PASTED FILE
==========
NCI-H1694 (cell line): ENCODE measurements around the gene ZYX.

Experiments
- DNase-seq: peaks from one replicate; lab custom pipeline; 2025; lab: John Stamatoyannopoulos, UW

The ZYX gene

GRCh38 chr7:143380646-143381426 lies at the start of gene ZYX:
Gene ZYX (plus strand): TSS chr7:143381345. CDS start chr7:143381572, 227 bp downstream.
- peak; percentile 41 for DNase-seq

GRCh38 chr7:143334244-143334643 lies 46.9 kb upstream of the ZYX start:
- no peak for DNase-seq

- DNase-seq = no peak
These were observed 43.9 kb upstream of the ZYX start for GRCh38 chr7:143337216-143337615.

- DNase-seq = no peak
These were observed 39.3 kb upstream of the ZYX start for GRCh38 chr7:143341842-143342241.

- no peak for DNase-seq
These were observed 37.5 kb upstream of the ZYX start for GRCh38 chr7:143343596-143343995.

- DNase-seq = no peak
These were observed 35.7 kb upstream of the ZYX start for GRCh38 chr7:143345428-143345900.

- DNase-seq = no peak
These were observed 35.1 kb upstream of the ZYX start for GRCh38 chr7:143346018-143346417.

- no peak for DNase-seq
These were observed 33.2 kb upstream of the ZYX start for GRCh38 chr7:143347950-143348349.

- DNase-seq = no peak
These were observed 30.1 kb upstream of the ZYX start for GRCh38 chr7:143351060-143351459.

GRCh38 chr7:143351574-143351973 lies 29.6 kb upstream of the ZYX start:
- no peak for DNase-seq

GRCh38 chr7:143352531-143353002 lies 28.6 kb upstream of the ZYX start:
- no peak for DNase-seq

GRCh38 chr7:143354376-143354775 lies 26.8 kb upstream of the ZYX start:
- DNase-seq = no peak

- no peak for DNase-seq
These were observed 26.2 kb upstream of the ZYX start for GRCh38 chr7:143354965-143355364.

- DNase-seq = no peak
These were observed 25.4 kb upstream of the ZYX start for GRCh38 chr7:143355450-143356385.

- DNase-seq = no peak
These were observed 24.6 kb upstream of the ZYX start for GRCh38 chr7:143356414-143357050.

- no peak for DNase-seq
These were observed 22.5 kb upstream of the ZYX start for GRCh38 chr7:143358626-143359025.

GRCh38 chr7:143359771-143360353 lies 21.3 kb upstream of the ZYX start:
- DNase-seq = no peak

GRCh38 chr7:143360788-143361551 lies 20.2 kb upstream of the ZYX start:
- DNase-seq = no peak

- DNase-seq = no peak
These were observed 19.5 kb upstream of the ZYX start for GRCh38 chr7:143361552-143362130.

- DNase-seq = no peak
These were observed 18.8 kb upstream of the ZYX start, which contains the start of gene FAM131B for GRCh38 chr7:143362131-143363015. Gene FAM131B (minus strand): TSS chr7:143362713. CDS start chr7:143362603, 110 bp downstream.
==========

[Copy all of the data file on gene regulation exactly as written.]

NCI-H1694 (cell line): ENCODE measurements around the gene ZYX.

Experiments
- DNase-seq: peaks from one replicate; lab custom pipeline; 2025; lab: John Stamatoyannopoulos, UW

The ZYX gene

GRCh38 chr7:143380646-143381426 lies at the start of gene ZYX:
Gene ZYX (plus strand): TSS chr7:143381345. CDS start chr7:143381572, 227 bp downstream.
- peak; percentile 41 for DNase-seq

GRCh38 chr7:143334244-143334643 lies 46.9 kb upstream of the ZYX start:
- no peak for DNase-seq

- DNase-seq = no peak
These were observed 43.9 kb upstream of the ZYX start for GRCh38 chr7:143337216-143337615.

- DNase-seq = no peak
These were observed 39.3 kb upstream of the ZYX start for GRCh38 chr7:143341842-143342241.

- no peak for DNase-seq
These were observed 37.5 kb upstream of the ZYX start for GRCh38 chr7:143343596-143343995.

- DNase-seq = no peak
These were observed 35.7 kb upstream of the ZYX start for GRCh38 chr7:143345428-143345900.

- DNase-seq = no peak
These were observed 35.1 kb upstream of the ZYX start for GRCh38 chr7:143346018-143346417.

- no peak for DNase-seq
These were observed 33.2 kb upstream of the ZYX start for GRCh38 chr7:143347950-143348349.

- DNase-seq = no peak
These were observed 30.1 kb upstream of the ZYX start for GRCh38 chr7:143351060-143351459.

GRCh38 chr7:143351574-143351973 lies 29.6 kb upstream of the ZYX start:
- no peak for DNase-seq

GRCh38 chr7:143352531-143353002 lies 28.6 kb upstream of the ZYX start:
- no peak for DNase-seq

GRCh38 chr7:143354376-143354775 lies 26.8 kb upstream of the ZYX start:
- DNase-seq = no peak

- no peak for DNase-seq
These were observed 26.2 kb upstream of the ZYX start for GRCh38 chr7:143354965-143355364.

- DNase-seq = no peak
These were observed 25.4 kb upstream of the ZYX start for GRCh38 chr7:143355450-143356385.

- DNase-seq = no peak
These were observed 24.6 kb upstream of the ZYX start for GRCh38 chr7:143356414-143357050.

- no peak for DNase-seq
These were observed 22.5 kb upstream of the ZYX start for GRCh38 chr7:143358626-143359025.

GRCh38 chr7:143359771-143360353 lies 21.3 kb upstream of the ZYX start:
- DNase-seq = no peak

GRCh38 chr7:143360788-143361551 lies 20.2 kb upstream of the ZYX start:
- DNase-seq = no peak

- DNase-seq = no peak
These were observed 19.5 kb upstream of the ZYX start for GRCh38 chr7:143361552-143362130.

- DNase-seq = no peak
These were observed 18.8 kb upstream of the ZYX start, which contains the start of gene FAM131B for GRCh38 chr7:143362131-143363015. Gene FAM131B (minus strand): TSS chr7:143362713. CDS start chr7:143362603, 110 bp downstream.